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Thread: Big cats

  1. #1

    Big cats

    Looking through the forum this evening I noticed someone mentioned big cats being on your FA cert along with Boar, etc.

    Has anyone out there had any sightings or dealings with the Big Black Cat problem?

    I was extreamly scepticle about the whole affair until about 3 years ago whilst out stalking for Fallow in the late winter. I didnt see one but I had a very unreal experiance, which I am convinced was a Cat kill on domestic stock.

    Anyone got any views?

  2. #2
    I have personally seen 2, at fairly close range 100yds and 20 yds.

    friends locally have also seen them, one 10 feet away, when his lab stood behind him.

  3. #3
    There was one seen here in the Lake District a few months ago by a sensible sheep farmer.
    He said it had its paws on a low place on a wall and was looking over.
    I asked him if it was rug size and he said it was.
    No recent reports have been recorded so it may have moved on.
    We have enough problems here at lambing time without big cats adding to them.
    I have shot 86 Carrion Crows so far this season !

  4. #4
    On the subject of big cats l have had 2 personal experiences with them both on the same estate, but it actually started a few months before when l was accompanying the keeper and he was saying to me that he was feeding the pheasants one morning when he witnessed a large black cat jump down from a tree,l took over from the keeper a while later and during the following winter l was doing the pheasant feed and driving down beside one of the woods when a large black cat got up and ran through the wood this l observed for a good few seconds before it disappeared.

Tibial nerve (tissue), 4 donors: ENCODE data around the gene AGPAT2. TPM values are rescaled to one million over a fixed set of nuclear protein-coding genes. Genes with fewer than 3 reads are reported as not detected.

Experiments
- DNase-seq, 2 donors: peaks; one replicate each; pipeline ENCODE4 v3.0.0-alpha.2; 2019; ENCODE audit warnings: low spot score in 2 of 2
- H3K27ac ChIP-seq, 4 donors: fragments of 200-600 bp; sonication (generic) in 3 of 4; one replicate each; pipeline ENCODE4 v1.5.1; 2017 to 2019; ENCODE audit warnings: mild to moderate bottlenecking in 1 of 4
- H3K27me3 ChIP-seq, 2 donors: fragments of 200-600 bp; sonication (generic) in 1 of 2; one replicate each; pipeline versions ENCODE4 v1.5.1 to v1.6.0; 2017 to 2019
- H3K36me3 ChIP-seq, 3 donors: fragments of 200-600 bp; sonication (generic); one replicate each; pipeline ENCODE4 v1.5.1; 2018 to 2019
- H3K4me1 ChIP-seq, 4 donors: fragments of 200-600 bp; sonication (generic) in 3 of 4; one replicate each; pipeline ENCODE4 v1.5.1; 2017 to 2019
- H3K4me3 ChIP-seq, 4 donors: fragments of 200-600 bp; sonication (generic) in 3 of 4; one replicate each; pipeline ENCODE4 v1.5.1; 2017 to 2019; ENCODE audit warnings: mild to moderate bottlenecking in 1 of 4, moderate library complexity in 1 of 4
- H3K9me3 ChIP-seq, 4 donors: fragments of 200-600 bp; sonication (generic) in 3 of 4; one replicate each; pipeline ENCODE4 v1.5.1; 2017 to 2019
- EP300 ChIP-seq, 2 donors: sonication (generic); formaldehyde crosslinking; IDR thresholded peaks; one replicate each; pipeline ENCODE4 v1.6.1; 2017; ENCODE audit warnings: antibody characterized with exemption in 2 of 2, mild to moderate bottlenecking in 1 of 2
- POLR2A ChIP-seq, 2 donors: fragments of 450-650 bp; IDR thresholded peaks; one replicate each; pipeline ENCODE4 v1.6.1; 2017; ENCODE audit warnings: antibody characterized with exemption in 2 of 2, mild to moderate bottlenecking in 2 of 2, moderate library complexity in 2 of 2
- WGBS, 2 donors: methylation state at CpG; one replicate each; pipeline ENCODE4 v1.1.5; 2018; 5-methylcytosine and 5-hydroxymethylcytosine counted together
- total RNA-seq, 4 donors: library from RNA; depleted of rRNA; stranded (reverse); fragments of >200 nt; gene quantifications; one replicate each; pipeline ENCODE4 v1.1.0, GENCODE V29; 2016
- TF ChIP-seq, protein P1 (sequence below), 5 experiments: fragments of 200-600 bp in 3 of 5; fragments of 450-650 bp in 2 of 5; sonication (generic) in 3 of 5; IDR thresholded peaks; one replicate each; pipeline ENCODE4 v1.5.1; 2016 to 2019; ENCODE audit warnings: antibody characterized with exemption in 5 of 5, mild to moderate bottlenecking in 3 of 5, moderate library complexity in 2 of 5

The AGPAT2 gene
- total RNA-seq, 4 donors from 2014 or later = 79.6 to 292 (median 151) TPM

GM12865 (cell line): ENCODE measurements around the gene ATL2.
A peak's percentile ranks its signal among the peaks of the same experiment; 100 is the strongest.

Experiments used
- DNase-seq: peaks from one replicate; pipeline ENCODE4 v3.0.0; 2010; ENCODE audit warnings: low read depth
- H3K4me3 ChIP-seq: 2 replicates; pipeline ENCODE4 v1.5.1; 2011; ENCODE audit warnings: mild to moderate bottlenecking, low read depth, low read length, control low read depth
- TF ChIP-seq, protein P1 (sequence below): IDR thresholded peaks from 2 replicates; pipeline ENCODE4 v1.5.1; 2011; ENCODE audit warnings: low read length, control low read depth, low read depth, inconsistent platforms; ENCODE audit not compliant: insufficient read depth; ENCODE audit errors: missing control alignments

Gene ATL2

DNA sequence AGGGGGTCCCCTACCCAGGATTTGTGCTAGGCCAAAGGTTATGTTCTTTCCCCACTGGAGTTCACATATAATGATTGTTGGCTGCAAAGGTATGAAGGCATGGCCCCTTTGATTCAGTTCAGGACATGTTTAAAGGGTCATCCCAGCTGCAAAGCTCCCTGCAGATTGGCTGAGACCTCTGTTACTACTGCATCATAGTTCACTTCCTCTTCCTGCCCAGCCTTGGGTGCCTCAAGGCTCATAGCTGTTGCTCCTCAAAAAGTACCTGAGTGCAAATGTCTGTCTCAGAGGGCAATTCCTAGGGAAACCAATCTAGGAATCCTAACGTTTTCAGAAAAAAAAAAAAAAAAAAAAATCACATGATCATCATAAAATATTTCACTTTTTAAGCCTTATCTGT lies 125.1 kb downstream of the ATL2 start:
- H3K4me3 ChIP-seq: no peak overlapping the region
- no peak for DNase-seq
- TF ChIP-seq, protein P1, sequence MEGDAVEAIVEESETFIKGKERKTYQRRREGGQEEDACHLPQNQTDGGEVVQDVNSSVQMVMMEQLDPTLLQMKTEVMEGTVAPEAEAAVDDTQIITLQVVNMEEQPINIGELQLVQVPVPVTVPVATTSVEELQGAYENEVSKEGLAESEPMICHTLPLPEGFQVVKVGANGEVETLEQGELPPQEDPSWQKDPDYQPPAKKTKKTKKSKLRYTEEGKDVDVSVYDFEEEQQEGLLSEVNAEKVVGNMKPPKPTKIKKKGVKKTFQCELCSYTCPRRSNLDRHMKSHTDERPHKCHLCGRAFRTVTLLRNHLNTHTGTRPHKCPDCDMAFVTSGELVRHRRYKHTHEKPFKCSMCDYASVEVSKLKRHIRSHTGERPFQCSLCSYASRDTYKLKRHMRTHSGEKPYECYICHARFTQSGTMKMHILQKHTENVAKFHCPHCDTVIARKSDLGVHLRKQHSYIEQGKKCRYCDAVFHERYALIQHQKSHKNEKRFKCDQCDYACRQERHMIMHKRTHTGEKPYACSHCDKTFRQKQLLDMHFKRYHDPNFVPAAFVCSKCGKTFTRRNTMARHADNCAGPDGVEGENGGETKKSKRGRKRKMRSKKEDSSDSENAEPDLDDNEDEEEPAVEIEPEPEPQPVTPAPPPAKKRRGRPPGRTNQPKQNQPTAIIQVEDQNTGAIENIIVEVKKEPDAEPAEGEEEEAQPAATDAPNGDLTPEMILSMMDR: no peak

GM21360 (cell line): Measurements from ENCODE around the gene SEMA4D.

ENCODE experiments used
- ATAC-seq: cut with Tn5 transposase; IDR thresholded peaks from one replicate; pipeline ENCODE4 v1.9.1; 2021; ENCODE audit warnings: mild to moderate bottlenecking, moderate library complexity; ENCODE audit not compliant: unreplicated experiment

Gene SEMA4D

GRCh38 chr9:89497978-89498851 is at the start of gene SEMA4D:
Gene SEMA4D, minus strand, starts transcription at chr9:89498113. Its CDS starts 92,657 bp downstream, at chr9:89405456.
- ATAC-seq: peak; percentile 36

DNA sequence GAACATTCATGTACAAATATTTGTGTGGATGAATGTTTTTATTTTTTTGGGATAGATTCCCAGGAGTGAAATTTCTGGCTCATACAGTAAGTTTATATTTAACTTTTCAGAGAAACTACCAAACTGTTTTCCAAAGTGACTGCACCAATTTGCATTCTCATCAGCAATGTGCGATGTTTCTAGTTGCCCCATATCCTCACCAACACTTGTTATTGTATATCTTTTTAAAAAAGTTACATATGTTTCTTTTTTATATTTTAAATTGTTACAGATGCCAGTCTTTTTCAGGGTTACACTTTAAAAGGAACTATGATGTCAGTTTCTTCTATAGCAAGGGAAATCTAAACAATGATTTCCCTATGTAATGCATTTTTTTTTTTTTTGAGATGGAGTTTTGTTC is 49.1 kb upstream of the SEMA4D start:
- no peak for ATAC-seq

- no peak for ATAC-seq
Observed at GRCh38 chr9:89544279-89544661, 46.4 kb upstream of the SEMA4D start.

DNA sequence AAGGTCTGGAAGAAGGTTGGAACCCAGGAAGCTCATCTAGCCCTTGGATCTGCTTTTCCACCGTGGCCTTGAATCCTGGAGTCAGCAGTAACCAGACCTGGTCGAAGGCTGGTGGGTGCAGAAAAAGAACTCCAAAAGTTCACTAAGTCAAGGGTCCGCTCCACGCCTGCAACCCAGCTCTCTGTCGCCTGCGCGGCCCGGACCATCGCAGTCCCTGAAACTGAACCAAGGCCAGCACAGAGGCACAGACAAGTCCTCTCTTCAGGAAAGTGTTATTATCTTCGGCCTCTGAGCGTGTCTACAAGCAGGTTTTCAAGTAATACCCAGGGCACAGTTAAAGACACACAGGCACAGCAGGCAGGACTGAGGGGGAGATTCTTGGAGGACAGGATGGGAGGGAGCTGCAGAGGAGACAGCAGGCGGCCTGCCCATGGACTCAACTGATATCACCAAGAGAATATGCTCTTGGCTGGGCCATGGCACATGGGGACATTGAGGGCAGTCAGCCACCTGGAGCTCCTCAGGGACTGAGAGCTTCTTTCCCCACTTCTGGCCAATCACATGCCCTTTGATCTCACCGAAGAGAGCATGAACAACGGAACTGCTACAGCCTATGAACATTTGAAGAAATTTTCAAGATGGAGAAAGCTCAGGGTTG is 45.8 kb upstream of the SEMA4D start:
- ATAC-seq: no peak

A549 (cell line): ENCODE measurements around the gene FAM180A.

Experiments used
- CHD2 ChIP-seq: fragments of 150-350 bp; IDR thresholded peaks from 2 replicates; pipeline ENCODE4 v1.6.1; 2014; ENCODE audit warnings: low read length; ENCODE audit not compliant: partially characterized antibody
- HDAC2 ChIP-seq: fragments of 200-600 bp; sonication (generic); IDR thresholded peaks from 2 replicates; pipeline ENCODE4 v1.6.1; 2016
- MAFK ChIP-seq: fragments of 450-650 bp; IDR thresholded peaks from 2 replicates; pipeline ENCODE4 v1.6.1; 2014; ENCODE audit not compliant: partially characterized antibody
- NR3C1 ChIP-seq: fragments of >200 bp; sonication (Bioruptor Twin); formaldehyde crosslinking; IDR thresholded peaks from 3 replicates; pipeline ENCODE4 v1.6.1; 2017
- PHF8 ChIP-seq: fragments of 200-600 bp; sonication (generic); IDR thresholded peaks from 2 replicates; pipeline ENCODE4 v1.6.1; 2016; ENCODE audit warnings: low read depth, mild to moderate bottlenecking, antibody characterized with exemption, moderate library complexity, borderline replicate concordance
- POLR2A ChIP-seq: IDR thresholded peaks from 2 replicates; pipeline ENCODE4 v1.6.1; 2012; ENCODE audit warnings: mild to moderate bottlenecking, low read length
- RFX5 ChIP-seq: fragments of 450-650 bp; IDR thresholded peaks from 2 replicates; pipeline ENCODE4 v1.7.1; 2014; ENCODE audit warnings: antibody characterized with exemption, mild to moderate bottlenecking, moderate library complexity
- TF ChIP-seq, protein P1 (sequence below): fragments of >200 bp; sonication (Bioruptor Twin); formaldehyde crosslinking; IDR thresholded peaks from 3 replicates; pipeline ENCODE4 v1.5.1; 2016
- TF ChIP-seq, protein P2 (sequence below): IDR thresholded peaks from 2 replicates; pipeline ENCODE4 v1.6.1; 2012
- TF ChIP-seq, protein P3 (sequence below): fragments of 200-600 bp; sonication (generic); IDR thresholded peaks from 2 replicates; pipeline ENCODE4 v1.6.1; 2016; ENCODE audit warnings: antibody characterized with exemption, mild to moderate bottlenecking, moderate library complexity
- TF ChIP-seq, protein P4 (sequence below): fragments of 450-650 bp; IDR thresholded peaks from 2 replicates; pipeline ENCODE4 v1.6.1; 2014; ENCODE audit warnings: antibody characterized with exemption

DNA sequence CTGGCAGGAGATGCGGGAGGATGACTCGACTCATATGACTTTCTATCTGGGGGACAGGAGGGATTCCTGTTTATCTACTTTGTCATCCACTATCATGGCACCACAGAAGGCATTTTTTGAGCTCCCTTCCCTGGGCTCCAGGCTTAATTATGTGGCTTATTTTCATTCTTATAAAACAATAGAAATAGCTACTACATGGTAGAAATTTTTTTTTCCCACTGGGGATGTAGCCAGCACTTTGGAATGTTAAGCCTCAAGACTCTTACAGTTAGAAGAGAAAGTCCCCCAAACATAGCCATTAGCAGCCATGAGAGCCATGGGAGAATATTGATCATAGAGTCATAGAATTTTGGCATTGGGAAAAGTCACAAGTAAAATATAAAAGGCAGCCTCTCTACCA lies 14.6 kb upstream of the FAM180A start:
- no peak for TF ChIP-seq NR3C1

The second time we was lamping and we saw a large black cat stalking down the side of another wood before disappearing into the wood, also during my time as the keeper on that estate the gardeners found large paw prints in the extensive gardens of the house and while talking to the lamping guy of the neighbouring estate he had watched one on the bank of the river that runs through the two estates.
    But all that aside can these beasts be classed as vermin if so why after all these years of speculation,sightings and close encounters has no hard evidence come forward in the form of a dead animal as a result of an RTA or one being shot because if they can be classed as vermin is not there many section 1 holders who can legitimately take out these animals who have the condition to shoot vermin in connection with the management of any estate or other wildlife with a larger calibre firearm

  5. #5
    I have always had a sneaking suspicion that there have been instances of them being shot and then buried, or whatever. The grey area of he legality of shooting one of these things being he incentive to dispose of the evidence. Just my two penneth.


  6. #6
    I got to within 20yrds of one about 10 years ago in the midlands, the animal was seen by a woman walking her dog a day later. This was reported in the local paper.

    I also know of 4 other people who claim to have seen big cats, two of them were together when they saw the particular cat in question.


  7. #7
    Well guys I will tell you of my experiance.